This month’s guest devotion comes from Rev. Clinton Hoff, a Career Missionary serving in Prague, Czech Republic. Pastor Hoff serves the English speaking congregation in Prague, and works to plant new churches also for native Czech speakers. Pastor Hoff reflects on the Gospel reading from this past Sunday in the one-year-lectionary.
–Rev. Clinton Hoff
“Now when they drew near to Jerusalem and came to Bethphage, to the Mount of Olives, then Jesus sent two disciples, saying to them, “Go into the village in front of you, and immediately you will find a donkey tied, and a colt with her. Untie them and bring them to me. If anyone says anything to you, you shall say, ‘The Lord needs them,’ and he will send them at once.” This took place to fulfill what was spoken by the prophet, saying,
“Say to the daughter of Zion,
‘Behold, your king is coming to you,
humble, and mounted on a donkey,
on a colt, the foal of a beast of burden.’ ”
The disciples went and did as Jesus had directed them. They brought the donkey and the colt and put on them their cloaks, and he sat on them. Most of the crowd spread their cloaks on the road, and others cut branches from the trees and spread them on the road. And the crowds that went before him and that followed him were shouting, “Hosanna to the Son of David! Blessed is he who comes in the name of the Lord! Hosanna in the highest!” And when he entered Jerusalem, the whole city was stirred up, saying, “Who is this?” And the crowds said, “This is the prophet Jesus, from Nazareth of Galilee.”” (Matthew 21:1–11 ESV)
The Gospel reading for the First Sunday in Advent in the one-year lectionary and for each year of the three-year lectionary highlights the same event in Jesus’ life and ministry: his triumphal entry into Jerusalem. This text is worth meditating on because there is much Good News in it to comfort the believer as he waits for Christ to return. Here are the basic elements of the narrative: As Jesus neared Jerusalem—where He would soon be crucified—He told two disciples to go into Bethphage where they would find a donkey tied up; they were to take the donkey and if anyone should ask, they were to simply say, “The Lord needs them”; the disciples went ahead and found things just as Jesus said and returned with the donkey; then, Jesus entered Jerusalem on the donkey to the praises of the crowd who proclaimed Him the promised king and son of David.
First, notice the clear aspect of divine omniscience on Jesus’ part when He foretold that the disciples would find the donkey tied up in Bethphage. This is Good News. It proves what we confess in the Creed, that while He is fully man born of the Virgin Mary He is also true God, begotten of the Father from eternity. If Jesus is not God in the flesh, His entry into Jerusalem as the promised king would have been a sham, and His death on the cross would have failed to atone for the sins of the world. Make no mistake: mankind needed a divine savior whose life was blameless and whose death was truly innocent. Only then could His death satisfy God’s wrath against all sin. And only then could our great enemy, the devil, be destroyed (the devil has no power over the divine and truly righteous, but only over sinners).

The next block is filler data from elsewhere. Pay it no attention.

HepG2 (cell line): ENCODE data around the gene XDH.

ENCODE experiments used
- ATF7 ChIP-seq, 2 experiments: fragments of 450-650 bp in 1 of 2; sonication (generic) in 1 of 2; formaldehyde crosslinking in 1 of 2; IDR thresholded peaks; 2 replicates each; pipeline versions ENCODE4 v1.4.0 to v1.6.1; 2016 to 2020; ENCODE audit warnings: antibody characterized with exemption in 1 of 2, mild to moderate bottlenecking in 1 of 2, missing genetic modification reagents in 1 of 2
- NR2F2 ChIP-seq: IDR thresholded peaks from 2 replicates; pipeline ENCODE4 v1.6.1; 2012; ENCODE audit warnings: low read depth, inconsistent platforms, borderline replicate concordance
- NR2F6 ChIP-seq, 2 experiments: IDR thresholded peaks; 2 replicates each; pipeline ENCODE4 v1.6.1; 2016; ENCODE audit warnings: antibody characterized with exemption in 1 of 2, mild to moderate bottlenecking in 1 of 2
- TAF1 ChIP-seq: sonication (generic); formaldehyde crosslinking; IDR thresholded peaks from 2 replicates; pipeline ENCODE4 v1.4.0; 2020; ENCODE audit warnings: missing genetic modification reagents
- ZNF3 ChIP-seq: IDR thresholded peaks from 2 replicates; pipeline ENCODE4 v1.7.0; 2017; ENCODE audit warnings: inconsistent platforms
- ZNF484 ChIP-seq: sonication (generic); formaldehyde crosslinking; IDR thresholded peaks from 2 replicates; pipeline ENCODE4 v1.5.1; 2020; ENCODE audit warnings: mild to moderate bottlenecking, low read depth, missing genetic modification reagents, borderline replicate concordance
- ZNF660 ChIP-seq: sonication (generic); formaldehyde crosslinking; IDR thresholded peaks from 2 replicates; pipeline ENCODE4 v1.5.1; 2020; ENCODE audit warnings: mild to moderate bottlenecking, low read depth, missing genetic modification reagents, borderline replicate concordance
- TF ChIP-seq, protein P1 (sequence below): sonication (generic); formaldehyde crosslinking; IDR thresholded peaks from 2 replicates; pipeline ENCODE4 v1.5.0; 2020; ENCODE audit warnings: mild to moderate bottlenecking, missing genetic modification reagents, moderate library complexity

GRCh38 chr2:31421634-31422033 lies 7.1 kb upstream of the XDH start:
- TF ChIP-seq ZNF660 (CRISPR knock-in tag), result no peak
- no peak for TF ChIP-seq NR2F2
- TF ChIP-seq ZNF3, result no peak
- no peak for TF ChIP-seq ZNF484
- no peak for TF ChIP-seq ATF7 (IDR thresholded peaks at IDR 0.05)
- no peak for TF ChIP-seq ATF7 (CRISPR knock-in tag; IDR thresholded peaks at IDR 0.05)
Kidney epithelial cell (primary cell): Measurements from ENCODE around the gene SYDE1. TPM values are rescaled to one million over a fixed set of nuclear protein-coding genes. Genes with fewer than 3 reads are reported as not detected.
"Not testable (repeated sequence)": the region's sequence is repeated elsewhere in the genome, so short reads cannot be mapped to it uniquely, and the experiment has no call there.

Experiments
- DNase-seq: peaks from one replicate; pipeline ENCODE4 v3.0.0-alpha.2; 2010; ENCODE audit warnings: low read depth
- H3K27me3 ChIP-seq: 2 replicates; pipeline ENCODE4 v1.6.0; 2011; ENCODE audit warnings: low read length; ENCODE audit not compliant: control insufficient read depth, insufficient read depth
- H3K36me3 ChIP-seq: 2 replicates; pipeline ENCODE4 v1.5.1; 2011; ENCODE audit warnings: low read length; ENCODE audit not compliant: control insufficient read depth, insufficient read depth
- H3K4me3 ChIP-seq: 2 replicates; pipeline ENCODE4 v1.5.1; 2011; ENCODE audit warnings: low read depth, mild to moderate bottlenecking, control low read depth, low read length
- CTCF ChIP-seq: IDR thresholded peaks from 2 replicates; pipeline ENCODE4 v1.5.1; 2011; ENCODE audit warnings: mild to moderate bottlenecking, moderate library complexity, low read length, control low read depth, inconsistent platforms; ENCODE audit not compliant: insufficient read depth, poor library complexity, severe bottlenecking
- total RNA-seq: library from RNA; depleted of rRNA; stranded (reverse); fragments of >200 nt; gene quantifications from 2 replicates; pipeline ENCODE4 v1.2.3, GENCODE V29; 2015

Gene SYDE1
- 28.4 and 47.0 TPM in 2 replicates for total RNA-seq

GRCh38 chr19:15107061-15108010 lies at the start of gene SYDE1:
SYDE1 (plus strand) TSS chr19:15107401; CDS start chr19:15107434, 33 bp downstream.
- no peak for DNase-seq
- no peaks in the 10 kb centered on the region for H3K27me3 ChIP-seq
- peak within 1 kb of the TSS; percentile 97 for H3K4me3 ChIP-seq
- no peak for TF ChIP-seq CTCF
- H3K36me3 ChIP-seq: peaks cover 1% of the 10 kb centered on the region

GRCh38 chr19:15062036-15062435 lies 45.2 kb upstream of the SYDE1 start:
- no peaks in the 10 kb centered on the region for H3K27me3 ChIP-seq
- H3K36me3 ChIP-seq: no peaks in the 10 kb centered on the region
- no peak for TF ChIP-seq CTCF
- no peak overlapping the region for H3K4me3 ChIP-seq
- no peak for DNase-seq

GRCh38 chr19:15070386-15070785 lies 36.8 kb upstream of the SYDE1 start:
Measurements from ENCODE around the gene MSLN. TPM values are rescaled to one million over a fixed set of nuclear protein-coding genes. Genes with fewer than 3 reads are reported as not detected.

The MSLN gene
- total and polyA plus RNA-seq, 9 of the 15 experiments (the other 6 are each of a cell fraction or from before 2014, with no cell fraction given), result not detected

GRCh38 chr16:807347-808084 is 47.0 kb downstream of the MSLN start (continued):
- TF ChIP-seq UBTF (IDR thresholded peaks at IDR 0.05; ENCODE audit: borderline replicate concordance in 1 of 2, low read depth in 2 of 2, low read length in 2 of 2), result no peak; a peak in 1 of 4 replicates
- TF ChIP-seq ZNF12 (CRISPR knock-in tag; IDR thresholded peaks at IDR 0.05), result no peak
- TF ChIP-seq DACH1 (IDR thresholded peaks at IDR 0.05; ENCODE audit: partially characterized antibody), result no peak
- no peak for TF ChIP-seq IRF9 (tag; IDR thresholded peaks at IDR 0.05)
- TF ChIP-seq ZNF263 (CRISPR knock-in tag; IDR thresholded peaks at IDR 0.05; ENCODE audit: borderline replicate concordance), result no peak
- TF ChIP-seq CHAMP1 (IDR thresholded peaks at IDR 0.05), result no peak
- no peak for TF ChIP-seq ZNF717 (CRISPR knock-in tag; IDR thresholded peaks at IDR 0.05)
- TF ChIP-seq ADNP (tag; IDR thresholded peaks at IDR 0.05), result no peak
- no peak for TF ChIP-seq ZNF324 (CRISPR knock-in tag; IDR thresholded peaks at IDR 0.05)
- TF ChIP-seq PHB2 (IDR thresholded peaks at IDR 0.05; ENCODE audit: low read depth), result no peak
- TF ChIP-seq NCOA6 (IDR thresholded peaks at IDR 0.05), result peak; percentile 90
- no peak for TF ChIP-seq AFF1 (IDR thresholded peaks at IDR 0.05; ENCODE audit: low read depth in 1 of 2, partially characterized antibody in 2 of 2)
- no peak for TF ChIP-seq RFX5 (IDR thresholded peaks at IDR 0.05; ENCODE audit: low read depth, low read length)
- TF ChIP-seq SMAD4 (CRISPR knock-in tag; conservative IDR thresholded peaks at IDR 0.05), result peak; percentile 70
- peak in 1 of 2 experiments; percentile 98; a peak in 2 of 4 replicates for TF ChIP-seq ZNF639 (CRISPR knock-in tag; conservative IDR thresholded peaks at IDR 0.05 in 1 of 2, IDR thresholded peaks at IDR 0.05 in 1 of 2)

Second, notice the aspect of irony in the text. Jesus is the Son of God and the promised king of the Scriptures, but He does not enter into Jerusalem in a chariot driven by the fanciest steeds of the day with satin banners unfurled and professional trumpeters announcing His coming. This would indeed be what the world would expect of a king. Instead, Jesus rode in on a donkey, a beast of burden, with only the shouts of commoners. This is also Good News. It is Good News because it shows that sight has no value in God’s economy. The world expects the beautiful to succeed, the smart one with lots of diplomas behind his desk to succeed, the rich one with the nice car to succeed, and so on. But praise be to God, this text proves that He is unimpressed with what the world views as valuable and important and appropriate. The Good News then is that there is genuine hope for the ugly, the foolish, and the poor (and really, we are all these because of our sins).
Lastly, this text is an invitation to believe. The Good News that Jesus is the son of Mary and the omniscient Son of God, and the Good News that God is unimpressed with what the world sees as valuable is a call to believe. It is a call to walk by faith and not by sight. It is an invitation to consider the One who only days after entering Jerusalem was hanging on the cross for you and for me, and repent and believe; believe that God’s wrath against our sins was truly satisfied on the cross, and believe that because of Christ there is true hope for the one the world looks on and despises.
Let us Pray: Heavenly Father, grant us Your Holy Spirit that we might hear Your word and believe that Your Son humbly entered Jerusalem and died on the cross for us. Grant that we might walk by faith and not by sight, anticipating Christ’s return to take us home. Amen.
- Clinton Hoff serves as evangelistic missionary to the Czech Republic. He is pastor of an English language congregation that meets at St. Michael Lutheran church in the capital city of Prague. He is also currently studying Czech to be able to found new pastors and congregations in the country. He is married to Lalita and together they have eight children.
- Learn more about Pastor Hoff by visiting his online giving page.